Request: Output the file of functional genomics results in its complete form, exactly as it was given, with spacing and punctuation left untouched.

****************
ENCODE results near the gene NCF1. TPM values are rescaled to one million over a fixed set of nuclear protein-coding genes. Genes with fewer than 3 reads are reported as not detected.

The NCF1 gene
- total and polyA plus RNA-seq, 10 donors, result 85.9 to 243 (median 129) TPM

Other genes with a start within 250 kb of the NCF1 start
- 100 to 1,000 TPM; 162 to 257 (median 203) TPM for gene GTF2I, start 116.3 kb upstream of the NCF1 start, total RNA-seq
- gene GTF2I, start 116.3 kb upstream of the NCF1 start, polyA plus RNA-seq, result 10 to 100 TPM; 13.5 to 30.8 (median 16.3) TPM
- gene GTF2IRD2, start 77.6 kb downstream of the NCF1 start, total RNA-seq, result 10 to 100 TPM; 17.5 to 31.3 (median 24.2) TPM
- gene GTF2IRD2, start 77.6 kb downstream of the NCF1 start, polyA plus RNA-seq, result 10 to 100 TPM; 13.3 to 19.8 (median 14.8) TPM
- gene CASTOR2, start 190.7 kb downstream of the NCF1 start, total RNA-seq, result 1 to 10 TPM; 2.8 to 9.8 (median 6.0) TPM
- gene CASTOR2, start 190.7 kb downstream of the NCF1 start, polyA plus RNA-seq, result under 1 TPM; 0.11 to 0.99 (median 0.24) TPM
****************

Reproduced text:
ENCODE results near the gene NCF1. TPM values are rescaled to one million over a fixed set of nuclear protein-coding genes. Genes with fewer than 3 reads are reported as not detected.

The NCF1 gene
- total and polyA plus RNA-seq, 10 donors, result 85.9 to 243 (median 129) TPM

Other genes with a start within 250 kb of the NCF1 start
- 100 to 1,000 TPM; 162 to 257 (median 203) TPM for gene GTF2I, start 116.3 kb upstream of the NCF1 start, total RNA-seq
- gene GTF2I, start 116.3 kb upstream of the NCF1 start, polyA plus RNA-seq, result 10 to 100 TPM; 13.5 to 30.8 (median 16.3) TPM
- gene GTF2IRD2, start 77.6 kb downstream of the NCF1 start, total RNA-seq, result 10 to 100 TPM; 17.5 to 31.3 (median 24.2) TPM
- gene GTF2IRD2, start 77.6 kb downstream of the NCF1 start, polyA plus RNA-seq, result 10 to 100 TPM; 13.3 to 19.8 (median 14.8) TPM
- gene CASTOR2, start 190.7 kb downstream of the NCF1 start, total RNA-seq, result 1 to 10 TPM; 2.8 to 9.8 (median 6.0) TPM
- gene CASTOR2, start 190.7 kb downstream of the NCF1 start, polyA plus RNA-seq, result under 1 TPM; 0.11 to 0.99 (median 0.24) TPM